The Framework Convention on Climate Change

Notwithstanding the difficulties, the UN Framework Convention on Climate Change (FCCC) was signed on schedule in June 1992 by over 150 nations (United Nations, 1992). The convention was criticized by environmental groups for not mandating reductions in greenhouse gas emissions comparable to the Montreal Protocol commitments on CFCs. Instead, Article 4 somewhat ambiguously obliges industrialized countries to "adopt national policies and take corresponding measures" with the "aim of returning" anthropogenic emissions by 2000 to their levels in 1990. (The 38 industrialized nations are listed in Annex I of the convention and are thus customarily termed "Annex I" countries.) At the present, writing on the eve of this deadline, it is evident that only a handful of Annex I countries can achieve this "aim," and those few only because of exceptional circumstances—a fact that demonstrates how ambitious the target actually was.

The framework convention is, in fact, much stronger than its true ozone analogue, which was not the Montreal Protocol but the earlier 1985 Vienna Convention. The FCCC mandates rigorous national reporting by industrialized countries on the results of the above-mentioned measures. Significantly, it also requires the parties to periodically assess the "adequacy" of the commitments, with the clear implication that revisions were intended. Further, the FCCC recognizes the precautionary principle as a criterion for such action: "Where there are threats of serious or irreversible damage, lack of full scientific certainty should not be used as a reason for postponing such (precautionary) measures" (Article 3). The FCCC also contains commitments for all parties—North and South—to develop national programs "to mitigate climate change by addressing anthropogenic emissions by sources and removal by sinks"; no deadlines, however, are set for establishing such programs.

Like the Montreal Protocol, the FCCC was clearly conceived as establishing a long-term and dynamic process of addressing climate change. In this context, I believe that the convention's strongest feature is its "ultimate objective" (Article 2), against which all future commitments must be measured:

"The ultimate objective [is to achieve] stabilization of greenhouse gas concentrations in the atmosphere at a level that would prevent dangerous anthropogenic interference with the climate system. Such a level should be achieved within a time-frame sufficient to allow ecosystems to adapt naturally to climate change, to ensure that food production is not threatened and to enable economic development to proceed in a sustainable manner."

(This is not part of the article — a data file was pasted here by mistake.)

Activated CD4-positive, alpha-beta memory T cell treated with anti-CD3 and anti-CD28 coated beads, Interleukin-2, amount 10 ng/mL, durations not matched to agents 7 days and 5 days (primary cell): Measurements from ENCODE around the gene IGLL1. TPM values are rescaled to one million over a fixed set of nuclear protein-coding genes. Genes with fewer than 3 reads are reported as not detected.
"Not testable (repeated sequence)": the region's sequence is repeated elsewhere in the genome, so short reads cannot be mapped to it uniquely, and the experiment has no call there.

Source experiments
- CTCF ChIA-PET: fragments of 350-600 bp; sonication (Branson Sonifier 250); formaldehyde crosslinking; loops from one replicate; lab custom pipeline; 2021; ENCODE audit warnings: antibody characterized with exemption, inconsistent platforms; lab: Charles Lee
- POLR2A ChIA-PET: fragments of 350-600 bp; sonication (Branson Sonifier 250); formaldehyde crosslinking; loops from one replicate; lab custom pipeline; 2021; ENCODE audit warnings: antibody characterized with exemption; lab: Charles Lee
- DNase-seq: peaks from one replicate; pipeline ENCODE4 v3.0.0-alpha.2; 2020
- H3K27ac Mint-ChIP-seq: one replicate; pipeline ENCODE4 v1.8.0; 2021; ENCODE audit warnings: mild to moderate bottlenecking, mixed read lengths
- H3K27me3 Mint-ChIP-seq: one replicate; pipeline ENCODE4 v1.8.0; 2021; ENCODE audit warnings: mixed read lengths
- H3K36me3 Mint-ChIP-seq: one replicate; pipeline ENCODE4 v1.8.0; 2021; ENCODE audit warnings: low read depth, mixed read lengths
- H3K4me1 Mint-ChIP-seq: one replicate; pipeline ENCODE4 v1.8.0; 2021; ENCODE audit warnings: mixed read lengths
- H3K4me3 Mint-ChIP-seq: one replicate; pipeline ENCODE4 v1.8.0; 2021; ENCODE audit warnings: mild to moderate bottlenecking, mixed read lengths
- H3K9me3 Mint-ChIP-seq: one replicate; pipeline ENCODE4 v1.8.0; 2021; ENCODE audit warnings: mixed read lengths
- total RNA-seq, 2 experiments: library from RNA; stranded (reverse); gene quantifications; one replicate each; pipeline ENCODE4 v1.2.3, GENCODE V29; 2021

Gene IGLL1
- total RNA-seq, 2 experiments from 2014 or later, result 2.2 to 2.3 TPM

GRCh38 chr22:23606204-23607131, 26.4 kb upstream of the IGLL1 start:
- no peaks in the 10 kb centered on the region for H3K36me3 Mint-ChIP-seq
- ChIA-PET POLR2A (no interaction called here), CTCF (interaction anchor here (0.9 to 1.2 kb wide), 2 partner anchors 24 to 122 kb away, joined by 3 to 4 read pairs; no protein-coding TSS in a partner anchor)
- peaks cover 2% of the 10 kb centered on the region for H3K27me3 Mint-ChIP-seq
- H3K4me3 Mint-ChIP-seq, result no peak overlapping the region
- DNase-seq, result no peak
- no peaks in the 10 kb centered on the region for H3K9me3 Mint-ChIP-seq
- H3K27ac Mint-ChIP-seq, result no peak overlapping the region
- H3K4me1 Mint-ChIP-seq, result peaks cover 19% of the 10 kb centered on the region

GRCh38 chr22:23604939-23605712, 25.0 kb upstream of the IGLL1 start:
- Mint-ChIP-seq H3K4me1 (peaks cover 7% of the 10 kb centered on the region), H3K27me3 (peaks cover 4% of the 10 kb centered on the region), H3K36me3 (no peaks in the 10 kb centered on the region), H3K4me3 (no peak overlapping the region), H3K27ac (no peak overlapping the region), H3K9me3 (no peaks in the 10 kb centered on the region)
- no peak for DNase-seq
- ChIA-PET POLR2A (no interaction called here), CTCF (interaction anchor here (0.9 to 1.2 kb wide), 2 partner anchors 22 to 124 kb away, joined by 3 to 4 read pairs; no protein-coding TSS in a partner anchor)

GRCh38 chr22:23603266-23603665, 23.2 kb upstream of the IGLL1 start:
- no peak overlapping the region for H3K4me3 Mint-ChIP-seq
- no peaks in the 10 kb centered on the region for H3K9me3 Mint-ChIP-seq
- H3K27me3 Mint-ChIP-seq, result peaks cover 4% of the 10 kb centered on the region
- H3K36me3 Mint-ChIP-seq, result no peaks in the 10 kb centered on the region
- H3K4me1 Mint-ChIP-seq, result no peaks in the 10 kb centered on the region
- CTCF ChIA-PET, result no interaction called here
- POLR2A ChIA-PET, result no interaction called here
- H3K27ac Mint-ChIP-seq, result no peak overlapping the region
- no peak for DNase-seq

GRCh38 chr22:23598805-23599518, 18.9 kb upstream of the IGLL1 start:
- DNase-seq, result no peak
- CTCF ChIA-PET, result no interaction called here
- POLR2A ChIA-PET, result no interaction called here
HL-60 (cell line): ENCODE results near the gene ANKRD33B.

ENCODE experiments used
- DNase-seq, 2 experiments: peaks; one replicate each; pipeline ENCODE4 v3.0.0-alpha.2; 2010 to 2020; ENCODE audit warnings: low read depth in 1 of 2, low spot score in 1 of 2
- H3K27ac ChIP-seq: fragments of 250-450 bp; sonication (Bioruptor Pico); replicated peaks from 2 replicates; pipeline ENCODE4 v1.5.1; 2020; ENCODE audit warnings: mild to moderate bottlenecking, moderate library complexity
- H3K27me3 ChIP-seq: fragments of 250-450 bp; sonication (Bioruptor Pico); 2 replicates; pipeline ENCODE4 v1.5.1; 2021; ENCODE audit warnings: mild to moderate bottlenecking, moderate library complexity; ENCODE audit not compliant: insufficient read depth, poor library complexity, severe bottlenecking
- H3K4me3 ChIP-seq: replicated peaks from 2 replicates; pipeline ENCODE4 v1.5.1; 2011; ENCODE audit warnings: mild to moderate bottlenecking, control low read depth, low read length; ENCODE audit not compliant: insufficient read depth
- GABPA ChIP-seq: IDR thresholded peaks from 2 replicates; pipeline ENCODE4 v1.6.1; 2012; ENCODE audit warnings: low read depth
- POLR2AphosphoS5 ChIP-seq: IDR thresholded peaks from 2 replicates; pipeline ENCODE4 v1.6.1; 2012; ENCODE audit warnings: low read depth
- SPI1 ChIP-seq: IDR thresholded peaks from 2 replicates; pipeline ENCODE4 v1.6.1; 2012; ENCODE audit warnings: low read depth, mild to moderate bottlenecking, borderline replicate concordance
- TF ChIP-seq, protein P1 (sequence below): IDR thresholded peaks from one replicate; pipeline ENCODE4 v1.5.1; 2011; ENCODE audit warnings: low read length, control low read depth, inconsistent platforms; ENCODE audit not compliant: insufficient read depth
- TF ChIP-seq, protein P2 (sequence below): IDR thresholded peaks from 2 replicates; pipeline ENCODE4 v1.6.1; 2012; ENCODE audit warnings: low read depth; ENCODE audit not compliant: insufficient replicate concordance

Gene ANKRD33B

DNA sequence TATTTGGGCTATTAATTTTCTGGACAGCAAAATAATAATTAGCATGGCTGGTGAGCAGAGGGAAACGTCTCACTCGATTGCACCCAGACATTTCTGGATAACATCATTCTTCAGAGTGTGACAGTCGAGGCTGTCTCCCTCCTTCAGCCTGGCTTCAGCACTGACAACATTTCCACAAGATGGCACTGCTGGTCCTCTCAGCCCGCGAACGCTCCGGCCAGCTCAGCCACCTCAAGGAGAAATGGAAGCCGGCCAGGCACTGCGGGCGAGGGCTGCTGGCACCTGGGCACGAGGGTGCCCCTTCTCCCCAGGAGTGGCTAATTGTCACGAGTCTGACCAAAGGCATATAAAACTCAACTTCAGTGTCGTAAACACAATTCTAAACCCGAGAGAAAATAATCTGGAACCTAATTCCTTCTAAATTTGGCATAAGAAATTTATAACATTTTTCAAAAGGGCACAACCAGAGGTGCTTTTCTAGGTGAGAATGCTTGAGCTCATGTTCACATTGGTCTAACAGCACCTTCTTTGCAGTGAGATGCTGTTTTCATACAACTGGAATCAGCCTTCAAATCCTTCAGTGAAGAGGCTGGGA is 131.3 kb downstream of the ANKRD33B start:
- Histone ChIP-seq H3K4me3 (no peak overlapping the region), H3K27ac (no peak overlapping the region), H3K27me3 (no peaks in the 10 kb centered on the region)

It is unfortunate that the state of the science, then as now, cannot yet inform us what level of concentrations would be "dangerous," nor what the desirable time frame might be. Although the lack of such indices complicates the task for governments to negotiate quantitative commitments, the concepts incorporated in the objective remain valid guides for action.

At the convention's First Conference of Parties, in Berlin in early 1995, the parties had available preliminary findings from the IPCC's second report. The IPCC, while somewhat lowering its previous model projections of global warming and sea-level rise, nevertheless expressed greater confidence in the revised estimates. Most significantly, the panel for the first time concluded that the data indicated the presence of "a discernible human influence on global climate" (IPCC, 1996).

Influenced by the IPCC findings, the parties in Berlin formally acknowledged that the Article 4 commitments made in 1992 by industrialized countries were not adequate. They could not, however, agree on how these commitments should be strengthened. After heated negotiations, the result was a compromise: a "Berlin Mandate" required the parties to negotiate, by 1997, "quantified limitation and reduction objectives within specified timeframes— "otherwise known as targets and timetables—"for anthropogenic emissions by sources and removals by sinks."

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